Irish soldiers' wills from WWI go on internet

British soldier watching No-Man's land at Oviller during the Battle of the Somme in 1916 Soldiers kept their will on a page of their pocket book

The wills of 9,000 Irish soldiers who died in the First World War have been put on the internet by the Republic's National Archives.

The documents reveal the last wishes of the soldiers, many of them Ulster men.

Although about 35,000 Irish men died in action, only 9,000 wills have survived.

The fallen never came home, but their wills, which were written in a page of a pocket service book and tucked in their uniform, did.

The wills were originally processed by the War Office in London, then sent to the Probate Office in Dublin and from there to the National Archives where until now they were inaccessible to the public.

"We can only speculate that the soldiers were encouraged to make wills," said archivist Hazel Menton.

"That said, young men heading off to war don't think they have anything to leave, but in fact their belongings would have been sold and the money and army pay given to their family."

Belfast man James Delaney left all of his possessions to his wife Ellen.

"He is unusual in that he was aged 48, a married man with five children, he was Catholic and a labourer," said Ms Menton.

Shot of James Delaney's will James Delaney from Belfast was one of the fallen

"His will is quite sad in that somebody has written it for him, and he signed it with an X because he could not read or write."

James Purvis also left Belfast for the battlegrounds of the Western Front.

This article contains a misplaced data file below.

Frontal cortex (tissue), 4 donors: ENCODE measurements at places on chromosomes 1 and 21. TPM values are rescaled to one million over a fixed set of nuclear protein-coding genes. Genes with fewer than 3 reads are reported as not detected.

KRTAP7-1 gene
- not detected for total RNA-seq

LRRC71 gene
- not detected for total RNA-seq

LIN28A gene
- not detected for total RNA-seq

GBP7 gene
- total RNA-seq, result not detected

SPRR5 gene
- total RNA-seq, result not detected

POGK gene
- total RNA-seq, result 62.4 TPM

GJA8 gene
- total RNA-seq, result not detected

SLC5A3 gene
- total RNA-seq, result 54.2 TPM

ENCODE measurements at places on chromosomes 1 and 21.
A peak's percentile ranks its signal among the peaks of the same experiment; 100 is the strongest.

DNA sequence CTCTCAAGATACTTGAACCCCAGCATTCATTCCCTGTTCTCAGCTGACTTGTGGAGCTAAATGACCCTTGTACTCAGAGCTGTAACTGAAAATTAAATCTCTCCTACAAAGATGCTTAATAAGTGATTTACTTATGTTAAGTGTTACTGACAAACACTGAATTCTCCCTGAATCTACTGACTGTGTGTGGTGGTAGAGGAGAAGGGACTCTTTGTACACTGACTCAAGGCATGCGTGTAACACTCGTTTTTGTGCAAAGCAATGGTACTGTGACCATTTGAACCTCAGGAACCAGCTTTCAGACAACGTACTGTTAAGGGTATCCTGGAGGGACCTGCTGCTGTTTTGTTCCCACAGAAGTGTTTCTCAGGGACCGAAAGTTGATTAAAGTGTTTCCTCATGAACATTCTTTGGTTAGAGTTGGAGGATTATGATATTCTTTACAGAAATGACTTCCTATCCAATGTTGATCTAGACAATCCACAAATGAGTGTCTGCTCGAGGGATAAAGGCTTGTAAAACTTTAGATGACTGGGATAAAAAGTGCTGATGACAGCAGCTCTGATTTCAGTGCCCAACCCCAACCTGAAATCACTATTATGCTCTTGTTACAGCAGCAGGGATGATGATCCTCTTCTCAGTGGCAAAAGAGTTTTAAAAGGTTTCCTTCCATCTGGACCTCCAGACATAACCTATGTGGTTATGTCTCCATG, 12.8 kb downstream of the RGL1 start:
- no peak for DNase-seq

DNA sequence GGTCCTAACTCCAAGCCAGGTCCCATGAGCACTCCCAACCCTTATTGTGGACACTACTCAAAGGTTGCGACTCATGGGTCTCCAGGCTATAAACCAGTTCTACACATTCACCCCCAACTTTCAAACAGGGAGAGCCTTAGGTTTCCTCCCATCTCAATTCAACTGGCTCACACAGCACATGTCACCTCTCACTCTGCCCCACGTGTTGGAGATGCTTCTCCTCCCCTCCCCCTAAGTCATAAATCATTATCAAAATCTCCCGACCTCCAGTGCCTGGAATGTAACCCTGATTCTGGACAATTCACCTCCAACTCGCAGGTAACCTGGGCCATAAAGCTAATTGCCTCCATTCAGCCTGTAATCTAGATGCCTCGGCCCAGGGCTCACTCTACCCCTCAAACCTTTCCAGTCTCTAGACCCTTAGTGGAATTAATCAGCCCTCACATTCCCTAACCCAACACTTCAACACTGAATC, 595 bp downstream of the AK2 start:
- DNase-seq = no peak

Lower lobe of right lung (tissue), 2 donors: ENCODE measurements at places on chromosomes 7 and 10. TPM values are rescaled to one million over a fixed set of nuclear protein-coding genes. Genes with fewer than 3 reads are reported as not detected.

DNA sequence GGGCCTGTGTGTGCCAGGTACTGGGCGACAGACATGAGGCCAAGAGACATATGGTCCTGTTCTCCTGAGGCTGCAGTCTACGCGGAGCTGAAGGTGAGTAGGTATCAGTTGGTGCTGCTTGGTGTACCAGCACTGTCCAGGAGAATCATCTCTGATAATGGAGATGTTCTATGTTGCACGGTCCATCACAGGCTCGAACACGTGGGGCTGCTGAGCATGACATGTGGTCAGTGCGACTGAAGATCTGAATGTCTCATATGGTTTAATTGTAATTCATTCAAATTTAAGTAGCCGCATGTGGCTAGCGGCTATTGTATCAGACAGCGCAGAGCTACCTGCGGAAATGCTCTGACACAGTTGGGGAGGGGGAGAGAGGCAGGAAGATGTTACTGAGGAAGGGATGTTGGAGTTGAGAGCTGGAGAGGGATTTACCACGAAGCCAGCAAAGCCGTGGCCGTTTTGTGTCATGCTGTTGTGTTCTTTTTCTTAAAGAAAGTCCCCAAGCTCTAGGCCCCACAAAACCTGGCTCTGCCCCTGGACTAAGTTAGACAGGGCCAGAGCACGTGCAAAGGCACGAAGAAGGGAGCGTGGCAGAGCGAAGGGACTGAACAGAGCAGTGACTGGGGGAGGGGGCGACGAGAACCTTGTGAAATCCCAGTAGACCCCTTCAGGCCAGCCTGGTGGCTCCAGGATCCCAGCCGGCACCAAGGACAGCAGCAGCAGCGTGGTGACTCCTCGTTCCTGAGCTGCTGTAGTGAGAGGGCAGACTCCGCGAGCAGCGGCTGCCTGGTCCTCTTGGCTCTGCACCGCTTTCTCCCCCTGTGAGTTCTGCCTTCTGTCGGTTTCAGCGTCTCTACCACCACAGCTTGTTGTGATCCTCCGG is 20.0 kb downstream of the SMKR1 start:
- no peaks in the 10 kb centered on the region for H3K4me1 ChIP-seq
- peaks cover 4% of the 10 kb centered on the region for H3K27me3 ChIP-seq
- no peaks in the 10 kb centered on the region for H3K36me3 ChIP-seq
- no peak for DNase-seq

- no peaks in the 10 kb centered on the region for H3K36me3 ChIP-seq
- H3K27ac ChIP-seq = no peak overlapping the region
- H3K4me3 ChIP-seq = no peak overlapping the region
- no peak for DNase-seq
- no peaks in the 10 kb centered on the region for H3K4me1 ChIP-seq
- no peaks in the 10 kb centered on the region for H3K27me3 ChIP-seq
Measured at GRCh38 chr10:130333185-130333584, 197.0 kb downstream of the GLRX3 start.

He wrote a letter to his mother on April 25, 1915 just before he left Portobello Barracks in Dublin.

"He details his preparations for going off to war, the lord lieutenant coming to view the troops and how he got his discs, his dog tags for going off to war, and how they were given their uniforms and their preparation," Ms Menton added.

"There's very little sentimentality, there's no expression of the fact that he might die, and it's all his preparations and excitement of going off to war."

"Dear Mother, we have got everything ready," wrote James Purvis. "The lord lieutenant inspected all the troops that are leaving, he bid us goodbye and wished us good luck, if that counts for anything."

"I hope you will all try and look after yourself and I will write soon."

However, James Purvis was not at war for long.

He died just three months later, joining millions of young men killed in the First World War, 900,000 alone from the British Army.

Ms Menton said the scale of the deaths was "unbelievable".

"They would have thought that as an individual they had no significance, they would never have dreamed that in a hundred years' time we would all be so excited to be able to see this information," she said.

The Irish men who survived the carnage returned to a partly changed country.

"They left a country with huge crowds, bands playing and cheering as they marched off to fight for Catholic Belgium and for Home Rule," explained Shane MacThomais, the resident historian at Dublin's Glasnevin Cemetery.

"They came back four years later to an army that was viewed as an occupational army, that had executed the men of 1916 and suddenly they were in the wrong uniform, they were the enemies.

"That would have been completely different in the north where the unionists still held with the British Army, the atmosphere there would have been much different than south."

The First World War has almost entirely deserted living memory. 

Ms Menton said the Soldiers' Wills project was one strand in efforts to keep what happened alive for those born decades after it ended.

"A lot of people are probably aware that they have relatives who fought in the First World War, their grandmother probably told them about a brother or cousin who went off to war but they know nothing about them," she said.

"I think this is a stepping stone to finding out the history of these people."

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